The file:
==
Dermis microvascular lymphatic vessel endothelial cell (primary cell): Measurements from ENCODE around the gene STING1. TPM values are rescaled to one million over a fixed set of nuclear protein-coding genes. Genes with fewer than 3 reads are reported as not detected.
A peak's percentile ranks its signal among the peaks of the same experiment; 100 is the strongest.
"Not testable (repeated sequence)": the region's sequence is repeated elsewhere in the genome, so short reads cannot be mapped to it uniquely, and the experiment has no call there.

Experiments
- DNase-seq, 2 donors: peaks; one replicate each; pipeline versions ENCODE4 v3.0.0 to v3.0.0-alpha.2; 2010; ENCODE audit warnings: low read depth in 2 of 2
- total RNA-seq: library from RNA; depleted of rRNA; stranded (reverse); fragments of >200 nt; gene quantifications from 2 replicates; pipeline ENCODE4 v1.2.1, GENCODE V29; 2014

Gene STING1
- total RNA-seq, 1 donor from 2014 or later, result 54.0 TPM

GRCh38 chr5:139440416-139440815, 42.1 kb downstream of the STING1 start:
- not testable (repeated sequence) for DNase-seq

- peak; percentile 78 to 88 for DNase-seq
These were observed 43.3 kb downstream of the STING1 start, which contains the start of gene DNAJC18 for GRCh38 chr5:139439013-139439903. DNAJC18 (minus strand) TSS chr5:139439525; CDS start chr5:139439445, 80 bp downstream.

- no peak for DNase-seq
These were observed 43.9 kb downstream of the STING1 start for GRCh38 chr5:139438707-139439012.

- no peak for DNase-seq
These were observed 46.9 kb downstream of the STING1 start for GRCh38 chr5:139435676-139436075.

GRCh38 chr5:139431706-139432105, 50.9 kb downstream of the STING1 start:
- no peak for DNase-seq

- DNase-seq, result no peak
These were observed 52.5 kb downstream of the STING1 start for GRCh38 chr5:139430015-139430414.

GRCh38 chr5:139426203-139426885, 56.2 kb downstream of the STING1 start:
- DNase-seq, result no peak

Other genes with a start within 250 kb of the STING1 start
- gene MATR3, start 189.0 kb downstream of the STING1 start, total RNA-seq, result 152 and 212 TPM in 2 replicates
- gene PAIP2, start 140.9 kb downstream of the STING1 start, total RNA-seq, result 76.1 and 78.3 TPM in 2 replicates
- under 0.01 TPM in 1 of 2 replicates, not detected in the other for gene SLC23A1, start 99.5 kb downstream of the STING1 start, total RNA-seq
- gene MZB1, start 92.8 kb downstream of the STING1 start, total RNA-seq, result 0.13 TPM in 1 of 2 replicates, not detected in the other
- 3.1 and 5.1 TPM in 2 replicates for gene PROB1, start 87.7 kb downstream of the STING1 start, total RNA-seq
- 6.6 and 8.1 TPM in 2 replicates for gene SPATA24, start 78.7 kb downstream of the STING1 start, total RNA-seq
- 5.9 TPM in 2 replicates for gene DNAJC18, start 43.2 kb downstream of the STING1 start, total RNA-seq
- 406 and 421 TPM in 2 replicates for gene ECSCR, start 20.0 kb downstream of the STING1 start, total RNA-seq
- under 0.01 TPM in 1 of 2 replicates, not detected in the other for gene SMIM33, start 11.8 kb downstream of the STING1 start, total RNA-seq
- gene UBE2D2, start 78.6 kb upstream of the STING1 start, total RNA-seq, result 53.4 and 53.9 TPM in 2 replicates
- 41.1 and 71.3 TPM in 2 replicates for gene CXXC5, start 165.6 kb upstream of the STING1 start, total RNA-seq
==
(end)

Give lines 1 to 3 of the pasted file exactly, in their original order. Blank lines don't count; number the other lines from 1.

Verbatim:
Dermis microvascular lymphatic vessel endothelial cell (primary cell): Measurements from ENCODE around the gene STING1. TPM values are rescaled to one million over a fixed set of nuclear protein-coding genes. Genes with fewer than 3 reads are reported as not detected.
A peak's percentile ranks its signal among the peaks of the same experiment; 100 is the strongest.
"Not testable (repeated sequence)": the region's sequence is repeated elsewhere in the genome, so short reads cannot be mapped to it uniquely, and the experiment has no call there.